Graphic photo showing a finger pointing at a padlock symbol
Wright Studio/

Anchore Engine is an open-source scanning tool that assesses the security of your Docker images. An Anchore report gives you insights into outdated package versions and lurking vulnerabilities in dependencies.

You’ll need to build your Docker image and push it to a registry before you can scan it. Anchore uses Dockerfiles when available to identify possible configuration issues but relies on scanning built images when compiling vulnerability lists.

Anchore’s Architecture

Setting up Anchore historically required a dedicated installation of Anchore Engine that operated independently of your image build environment. A separate CLI let you interact with the Engine.

This model requires use of a sequence of CLI commands to register an image with Anchore, start a scan, and access the results. The steps progress Anchore through pulling your image from your registry, generating a report, and making it available for consumption.

Anchore now offers inline scans too. These give you a single command to scan an image and get the results in your terminal. We’ll focus on this capability within this article.

Running the Inline Script

Inline scans are provided by a Bash script hosted on Anchore’s server. Download the script to your machine and make it executable:

curl -s -o
chmod +x

image of the Anchore inline scan script setup

Now you can use the inline script to start a scan of a container image:

./ -r alpine:latest

The first scan may take a while. The script will pull the Anchore Engine Docker image, start a new Anchore instance, and configure PostgreSQL and a Docker registry instance. It’ll then wait for Anchore Engine to start.

image of scanning a container image with Anchore


Once the engine’s running, the target Docker image will be pulled and analyzed. You’ll then see the security report displayed in your terminal. The script will finish by cleaning up the environment and stopping the Anchore Engine Docker container.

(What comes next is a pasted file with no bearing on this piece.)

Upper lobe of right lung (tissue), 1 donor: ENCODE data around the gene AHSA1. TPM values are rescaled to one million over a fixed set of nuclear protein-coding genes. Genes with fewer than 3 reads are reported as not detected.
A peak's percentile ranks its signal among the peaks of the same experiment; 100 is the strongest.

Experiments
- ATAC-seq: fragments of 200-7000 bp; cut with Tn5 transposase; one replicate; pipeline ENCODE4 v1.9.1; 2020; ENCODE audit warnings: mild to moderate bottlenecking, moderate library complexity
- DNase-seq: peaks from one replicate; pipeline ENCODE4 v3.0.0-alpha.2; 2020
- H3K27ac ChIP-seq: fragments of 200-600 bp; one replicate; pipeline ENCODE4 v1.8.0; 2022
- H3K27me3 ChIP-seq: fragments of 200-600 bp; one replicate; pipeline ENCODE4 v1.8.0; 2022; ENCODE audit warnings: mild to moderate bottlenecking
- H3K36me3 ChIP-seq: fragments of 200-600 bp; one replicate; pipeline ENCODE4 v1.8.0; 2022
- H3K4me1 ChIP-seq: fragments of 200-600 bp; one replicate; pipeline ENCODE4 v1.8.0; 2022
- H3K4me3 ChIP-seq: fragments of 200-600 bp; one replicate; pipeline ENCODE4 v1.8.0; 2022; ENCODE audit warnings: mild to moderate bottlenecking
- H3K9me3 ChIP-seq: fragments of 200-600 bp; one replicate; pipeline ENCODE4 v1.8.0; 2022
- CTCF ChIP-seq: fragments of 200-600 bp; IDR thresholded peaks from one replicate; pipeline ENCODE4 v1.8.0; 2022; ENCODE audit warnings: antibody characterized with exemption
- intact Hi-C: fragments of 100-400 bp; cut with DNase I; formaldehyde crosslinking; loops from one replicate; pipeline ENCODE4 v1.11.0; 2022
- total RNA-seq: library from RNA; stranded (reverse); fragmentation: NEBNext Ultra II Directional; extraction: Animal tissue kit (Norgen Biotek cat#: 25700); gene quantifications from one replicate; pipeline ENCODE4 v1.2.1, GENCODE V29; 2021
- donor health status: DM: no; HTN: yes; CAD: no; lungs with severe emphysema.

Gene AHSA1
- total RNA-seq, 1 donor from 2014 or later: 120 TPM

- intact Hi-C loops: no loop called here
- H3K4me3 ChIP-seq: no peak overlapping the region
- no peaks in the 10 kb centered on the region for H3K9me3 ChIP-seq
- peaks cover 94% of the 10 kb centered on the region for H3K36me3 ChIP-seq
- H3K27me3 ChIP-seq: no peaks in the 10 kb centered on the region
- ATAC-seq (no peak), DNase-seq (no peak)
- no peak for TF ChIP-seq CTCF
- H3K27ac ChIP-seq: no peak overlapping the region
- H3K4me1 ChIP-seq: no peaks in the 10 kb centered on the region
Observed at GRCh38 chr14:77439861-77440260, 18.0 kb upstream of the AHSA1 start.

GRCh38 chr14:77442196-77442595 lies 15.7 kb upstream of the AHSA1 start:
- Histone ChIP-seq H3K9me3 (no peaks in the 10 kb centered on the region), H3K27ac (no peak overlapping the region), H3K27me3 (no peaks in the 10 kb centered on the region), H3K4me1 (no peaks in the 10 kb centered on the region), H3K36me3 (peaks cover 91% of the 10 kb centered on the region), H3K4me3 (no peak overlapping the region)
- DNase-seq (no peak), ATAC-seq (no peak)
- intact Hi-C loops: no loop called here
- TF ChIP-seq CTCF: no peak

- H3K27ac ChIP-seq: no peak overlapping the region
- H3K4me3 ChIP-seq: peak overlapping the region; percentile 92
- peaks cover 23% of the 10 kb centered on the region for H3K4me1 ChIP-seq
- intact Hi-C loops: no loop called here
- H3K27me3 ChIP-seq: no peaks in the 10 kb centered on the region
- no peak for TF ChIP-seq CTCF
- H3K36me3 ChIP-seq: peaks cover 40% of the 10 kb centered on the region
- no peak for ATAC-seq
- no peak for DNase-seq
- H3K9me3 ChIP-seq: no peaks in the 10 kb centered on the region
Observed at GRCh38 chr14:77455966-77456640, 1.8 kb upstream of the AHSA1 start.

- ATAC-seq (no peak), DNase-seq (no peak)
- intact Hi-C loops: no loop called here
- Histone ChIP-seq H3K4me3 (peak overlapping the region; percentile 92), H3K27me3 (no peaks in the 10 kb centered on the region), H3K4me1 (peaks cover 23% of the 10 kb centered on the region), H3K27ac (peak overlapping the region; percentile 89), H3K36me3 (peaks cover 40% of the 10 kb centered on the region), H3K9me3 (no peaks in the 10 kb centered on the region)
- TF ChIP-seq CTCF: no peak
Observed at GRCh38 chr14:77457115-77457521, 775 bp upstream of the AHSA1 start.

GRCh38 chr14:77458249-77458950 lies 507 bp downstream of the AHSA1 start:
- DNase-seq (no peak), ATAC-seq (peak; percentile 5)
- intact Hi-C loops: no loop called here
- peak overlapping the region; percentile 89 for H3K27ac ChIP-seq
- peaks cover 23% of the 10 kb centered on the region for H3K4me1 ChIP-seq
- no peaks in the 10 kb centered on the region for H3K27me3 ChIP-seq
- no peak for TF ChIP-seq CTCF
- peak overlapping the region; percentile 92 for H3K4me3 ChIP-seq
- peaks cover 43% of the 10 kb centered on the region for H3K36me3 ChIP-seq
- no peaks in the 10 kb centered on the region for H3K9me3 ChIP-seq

Scan Results

Scan results include metadata about the image followed by a table of found issues. Anchore analyzes the image against its configured policies. The default set looks for known vulnerabilities in software packages and potential problems with the Dockerfile used to build the image.

image of Anchore scan results

The overall scan result is shown in the Status line above the vulnerabilities table. If you see pass, Anchore is satisfied your image is secure and ready for production use. A fail means you should review the faults and remedy them where possible.

Each found vulnerability includes a rating of its severity from LOW to CRITICAL. Issues with a CVE ID include a link to view the details on the MITRE website.

Generating Report Files

While the default output table works well for human consumption, Anchore can also produce JSON report files which you can archive or feed into other tools. Add the -r flag when you run the scan script to enable this feature.

image of Anchore scan JSON

Anchore will write reports into anchore-reports within your working directory. Each scan produces a set of JSON files pertaining to different sections of the report, such as vulnerabilities, OS packages, and policy requirements.

Inspecting the files gives you detailed information about each finding, providing much more data than the terminal output offers. This extends to CVSS scores, precise package versions, and the vendor’s indication of whether a fix will be produced.